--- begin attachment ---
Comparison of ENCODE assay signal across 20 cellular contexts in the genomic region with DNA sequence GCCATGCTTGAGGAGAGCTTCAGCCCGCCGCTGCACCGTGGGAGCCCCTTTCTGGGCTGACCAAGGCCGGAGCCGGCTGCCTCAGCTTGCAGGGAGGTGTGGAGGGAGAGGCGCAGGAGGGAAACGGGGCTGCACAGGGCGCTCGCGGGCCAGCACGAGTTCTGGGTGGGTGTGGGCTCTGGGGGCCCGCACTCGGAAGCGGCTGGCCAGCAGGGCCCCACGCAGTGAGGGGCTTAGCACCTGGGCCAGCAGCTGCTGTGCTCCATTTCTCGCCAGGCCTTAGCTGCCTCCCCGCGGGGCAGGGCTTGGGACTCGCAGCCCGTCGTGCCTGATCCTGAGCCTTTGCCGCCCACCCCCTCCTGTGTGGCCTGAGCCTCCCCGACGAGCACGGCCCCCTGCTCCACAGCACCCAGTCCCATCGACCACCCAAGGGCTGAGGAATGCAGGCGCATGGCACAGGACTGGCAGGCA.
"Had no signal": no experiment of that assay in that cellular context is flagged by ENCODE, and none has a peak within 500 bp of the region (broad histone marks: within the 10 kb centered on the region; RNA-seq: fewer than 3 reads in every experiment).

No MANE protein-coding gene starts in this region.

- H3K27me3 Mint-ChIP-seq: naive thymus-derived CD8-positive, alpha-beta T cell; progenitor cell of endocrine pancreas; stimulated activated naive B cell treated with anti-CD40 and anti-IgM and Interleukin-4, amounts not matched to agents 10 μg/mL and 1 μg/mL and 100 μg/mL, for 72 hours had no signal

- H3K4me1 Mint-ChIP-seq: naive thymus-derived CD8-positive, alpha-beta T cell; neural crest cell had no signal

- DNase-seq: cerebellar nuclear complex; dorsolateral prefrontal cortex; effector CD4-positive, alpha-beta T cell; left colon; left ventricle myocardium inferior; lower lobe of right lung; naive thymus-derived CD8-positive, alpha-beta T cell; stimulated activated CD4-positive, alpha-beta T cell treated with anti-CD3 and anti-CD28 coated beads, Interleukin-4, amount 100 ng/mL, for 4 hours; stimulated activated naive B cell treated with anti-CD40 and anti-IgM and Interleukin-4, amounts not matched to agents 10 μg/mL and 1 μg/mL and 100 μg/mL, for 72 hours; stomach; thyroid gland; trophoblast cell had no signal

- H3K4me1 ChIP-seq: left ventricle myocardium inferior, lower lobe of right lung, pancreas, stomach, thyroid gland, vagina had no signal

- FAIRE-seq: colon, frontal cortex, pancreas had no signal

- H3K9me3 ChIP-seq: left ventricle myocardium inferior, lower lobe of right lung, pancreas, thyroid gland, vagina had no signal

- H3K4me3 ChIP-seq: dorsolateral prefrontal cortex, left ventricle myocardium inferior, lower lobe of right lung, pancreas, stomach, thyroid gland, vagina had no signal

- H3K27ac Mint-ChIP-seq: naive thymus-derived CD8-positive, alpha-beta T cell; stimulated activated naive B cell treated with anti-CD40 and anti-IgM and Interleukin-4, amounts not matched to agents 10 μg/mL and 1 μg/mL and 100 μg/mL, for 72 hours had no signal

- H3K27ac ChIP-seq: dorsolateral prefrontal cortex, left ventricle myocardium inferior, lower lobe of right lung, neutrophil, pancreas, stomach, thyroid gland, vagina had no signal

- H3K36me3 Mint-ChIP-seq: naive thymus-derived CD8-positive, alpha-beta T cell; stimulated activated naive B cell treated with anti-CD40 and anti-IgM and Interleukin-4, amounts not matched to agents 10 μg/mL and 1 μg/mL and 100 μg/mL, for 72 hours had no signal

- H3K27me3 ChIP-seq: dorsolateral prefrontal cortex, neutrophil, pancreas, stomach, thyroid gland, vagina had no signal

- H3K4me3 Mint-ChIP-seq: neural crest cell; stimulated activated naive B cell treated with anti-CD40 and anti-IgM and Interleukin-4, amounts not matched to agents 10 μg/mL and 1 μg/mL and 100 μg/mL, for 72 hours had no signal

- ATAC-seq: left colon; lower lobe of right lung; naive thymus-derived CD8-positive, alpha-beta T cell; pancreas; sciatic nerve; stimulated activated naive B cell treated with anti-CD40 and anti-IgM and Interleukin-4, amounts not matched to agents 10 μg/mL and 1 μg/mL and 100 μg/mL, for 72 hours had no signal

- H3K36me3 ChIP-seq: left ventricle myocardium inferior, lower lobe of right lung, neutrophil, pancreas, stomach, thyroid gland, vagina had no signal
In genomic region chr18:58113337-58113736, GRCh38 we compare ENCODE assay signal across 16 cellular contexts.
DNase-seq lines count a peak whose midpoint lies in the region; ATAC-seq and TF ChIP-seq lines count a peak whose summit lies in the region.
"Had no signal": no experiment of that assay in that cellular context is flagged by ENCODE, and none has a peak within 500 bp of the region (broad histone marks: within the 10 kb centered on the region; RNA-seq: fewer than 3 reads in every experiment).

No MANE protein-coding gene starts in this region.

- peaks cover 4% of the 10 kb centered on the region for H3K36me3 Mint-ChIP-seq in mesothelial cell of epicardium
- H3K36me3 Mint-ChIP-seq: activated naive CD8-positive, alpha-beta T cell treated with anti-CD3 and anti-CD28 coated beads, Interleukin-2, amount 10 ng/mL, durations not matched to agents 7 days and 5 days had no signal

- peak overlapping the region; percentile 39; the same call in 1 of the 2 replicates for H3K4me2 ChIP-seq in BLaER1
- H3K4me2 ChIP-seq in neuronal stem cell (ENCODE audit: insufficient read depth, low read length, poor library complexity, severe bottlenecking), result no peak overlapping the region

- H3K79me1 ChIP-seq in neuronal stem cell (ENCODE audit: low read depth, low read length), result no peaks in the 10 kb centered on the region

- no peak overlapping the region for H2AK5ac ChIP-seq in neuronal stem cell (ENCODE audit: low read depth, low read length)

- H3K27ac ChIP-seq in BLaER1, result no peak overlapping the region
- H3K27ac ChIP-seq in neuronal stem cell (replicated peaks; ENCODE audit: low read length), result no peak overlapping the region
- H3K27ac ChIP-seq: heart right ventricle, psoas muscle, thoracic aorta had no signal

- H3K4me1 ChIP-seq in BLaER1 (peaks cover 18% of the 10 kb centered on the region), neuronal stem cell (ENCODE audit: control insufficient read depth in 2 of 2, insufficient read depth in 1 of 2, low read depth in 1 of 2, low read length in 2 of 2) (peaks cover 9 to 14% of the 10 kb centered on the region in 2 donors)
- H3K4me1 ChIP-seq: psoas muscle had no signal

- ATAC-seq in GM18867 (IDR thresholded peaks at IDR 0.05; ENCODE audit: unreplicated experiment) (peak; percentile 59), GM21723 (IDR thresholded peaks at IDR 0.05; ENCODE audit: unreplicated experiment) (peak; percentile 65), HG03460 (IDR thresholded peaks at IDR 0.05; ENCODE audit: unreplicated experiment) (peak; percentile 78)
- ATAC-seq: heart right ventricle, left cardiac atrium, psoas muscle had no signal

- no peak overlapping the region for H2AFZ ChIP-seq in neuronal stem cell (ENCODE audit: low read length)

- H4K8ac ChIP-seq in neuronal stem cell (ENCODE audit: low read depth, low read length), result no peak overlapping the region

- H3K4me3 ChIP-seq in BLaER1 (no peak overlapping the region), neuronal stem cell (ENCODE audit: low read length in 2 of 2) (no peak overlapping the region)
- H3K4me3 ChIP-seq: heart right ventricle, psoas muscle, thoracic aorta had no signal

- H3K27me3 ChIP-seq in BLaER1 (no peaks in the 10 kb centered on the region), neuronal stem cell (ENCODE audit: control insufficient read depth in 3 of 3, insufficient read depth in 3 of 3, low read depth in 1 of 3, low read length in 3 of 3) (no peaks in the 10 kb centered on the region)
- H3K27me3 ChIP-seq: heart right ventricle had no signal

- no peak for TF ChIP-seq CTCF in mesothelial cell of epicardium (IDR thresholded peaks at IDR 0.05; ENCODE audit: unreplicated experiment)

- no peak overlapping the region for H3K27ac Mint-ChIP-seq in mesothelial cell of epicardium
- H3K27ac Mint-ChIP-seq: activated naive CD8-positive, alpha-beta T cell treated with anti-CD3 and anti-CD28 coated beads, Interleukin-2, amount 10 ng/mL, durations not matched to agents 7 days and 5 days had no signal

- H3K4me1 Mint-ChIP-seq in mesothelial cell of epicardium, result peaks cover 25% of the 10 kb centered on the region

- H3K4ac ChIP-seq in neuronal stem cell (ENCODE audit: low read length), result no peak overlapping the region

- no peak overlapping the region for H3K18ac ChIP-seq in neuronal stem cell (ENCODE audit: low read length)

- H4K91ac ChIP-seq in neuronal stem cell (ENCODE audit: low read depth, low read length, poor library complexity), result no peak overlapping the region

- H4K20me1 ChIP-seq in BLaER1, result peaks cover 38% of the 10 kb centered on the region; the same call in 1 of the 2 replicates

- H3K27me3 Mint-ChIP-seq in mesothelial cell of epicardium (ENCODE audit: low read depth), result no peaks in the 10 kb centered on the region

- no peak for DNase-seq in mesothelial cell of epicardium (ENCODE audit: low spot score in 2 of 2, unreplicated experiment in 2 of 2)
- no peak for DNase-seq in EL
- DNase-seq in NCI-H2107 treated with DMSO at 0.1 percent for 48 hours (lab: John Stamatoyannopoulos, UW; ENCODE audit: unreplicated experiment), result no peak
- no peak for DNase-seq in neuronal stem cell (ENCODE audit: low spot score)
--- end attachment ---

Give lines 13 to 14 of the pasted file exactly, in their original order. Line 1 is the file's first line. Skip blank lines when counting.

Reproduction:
- H3K36me3 Mint-ChIP-seq: naive thymus-derived CD8-positive, alpha-beta T cell; stimulated activated naive B cell treated with anti-CD40 and anti-IgM and Interleukin-4, amounts not matched to agents 10 μg/mL and 1 μg/mL and 100 μg/mL, for 72 hours had no signal

- H3K27me3 ChIP-seq: dorsolateral prefrontal cortex, neutrophil, pancreas, stomach, thyroid gland, vagina had no signal